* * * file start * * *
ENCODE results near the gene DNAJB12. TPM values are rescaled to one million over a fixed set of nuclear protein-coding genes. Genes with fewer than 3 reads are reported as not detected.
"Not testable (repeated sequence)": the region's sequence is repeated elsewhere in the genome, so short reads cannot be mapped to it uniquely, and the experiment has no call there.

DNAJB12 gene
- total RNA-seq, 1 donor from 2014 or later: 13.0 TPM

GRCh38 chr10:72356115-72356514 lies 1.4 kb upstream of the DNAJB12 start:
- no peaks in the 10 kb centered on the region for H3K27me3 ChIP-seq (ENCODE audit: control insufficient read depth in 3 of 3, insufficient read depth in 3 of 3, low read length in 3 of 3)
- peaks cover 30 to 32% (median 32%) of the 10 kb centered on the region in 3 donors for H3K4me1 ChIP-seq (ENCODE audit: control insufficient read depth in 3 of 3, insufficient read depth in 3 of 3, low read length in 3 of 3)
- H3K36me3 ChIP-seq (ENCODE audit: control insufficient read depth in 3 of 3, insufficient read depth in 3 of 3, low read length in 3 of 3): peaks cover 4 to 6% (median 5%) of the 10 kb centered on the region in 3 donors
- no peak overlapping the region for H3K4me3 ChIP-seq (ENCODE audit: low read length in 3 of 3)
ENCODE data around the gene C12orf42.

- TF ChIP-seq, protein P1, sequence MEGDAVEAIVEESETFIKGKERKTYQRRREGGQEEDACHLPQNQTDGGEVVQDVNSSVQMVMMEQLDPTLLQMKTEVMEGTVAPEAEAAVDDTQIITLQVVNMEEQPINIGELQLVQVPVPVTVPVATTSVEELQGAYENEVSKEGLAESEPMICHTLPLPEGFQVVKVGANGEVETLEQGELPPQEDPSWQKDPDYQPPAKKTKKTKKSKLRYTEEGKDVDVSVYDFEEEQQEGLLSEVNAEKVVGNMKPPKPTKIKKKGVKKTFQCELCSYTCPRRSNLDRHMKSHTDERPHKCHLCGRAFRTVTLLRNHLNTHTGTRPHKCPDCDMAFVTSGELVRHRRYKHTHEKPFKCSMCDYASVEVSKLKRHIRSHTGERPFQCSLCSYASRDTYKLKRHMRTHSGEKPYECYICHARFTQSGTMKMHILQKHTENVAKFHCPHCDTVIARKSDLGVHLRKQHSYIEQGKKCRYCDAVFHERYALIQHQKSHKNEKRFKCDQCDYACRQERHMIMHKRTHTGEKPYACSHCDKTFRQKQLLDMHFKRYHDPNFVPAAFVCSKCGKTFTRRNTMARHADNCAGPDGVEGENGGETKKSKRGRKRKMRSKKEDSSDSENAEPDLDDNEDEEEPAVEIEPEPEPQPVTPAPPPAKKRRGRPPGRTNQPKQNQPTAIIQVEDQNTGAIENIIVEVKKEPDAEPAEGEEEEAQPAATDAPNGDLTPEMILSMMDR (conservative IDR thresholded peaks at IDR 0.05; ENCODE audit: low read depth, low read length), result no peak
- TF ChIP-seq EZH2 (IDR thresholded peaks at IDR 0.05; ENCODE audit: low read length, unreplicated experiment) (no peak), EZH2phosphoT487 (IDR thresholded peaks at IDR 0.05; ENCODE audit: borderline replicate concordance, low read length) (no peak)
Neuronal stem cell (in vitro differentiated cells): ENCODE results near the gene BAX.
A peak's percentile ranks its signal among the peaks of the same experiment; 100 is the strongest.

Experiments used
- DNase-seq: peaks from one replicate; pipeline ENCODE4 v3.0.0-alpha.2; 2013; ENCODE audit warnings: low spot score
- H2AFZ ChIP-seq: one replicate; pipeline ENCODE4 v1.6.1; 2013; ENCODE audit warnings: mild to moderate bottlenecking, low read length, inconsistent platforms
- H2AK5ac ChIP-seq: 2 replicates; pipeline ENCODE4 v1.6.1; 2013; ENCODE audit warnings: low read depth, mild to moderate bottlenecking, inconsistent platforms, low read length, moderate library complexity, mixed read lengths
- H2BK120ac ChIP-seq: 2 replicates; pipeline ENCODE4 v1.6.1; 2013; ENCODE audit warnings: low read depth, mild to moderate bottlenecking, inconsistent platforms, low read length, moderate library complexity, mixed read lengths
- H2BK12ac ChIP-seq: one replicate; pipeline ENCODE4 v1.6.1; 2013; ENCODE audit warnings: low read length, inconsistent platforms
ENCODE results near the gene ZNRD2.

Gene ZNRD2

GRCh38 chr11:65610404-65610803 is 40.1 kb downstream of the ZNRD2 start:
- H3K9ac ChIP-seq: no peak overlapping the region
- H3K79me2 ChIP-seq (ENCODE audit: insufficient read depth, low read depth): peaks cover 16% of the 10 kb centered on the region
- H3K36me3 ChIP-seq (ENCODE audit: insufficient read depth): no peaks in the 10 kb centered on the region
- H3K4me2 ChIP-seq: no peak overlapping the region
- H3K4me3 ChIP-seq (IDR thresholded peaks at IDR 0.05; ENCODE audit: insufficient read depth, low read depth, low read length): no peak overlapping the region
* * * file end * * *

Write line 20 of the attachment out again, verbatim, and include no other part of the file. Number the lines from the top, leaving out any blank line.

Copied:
- H2BK12ac ChIP-seq: one replicate; pipeline ENCODE4 v1.6.1; 2013; ENCODE audit warnings: low read length, inconsistent platforms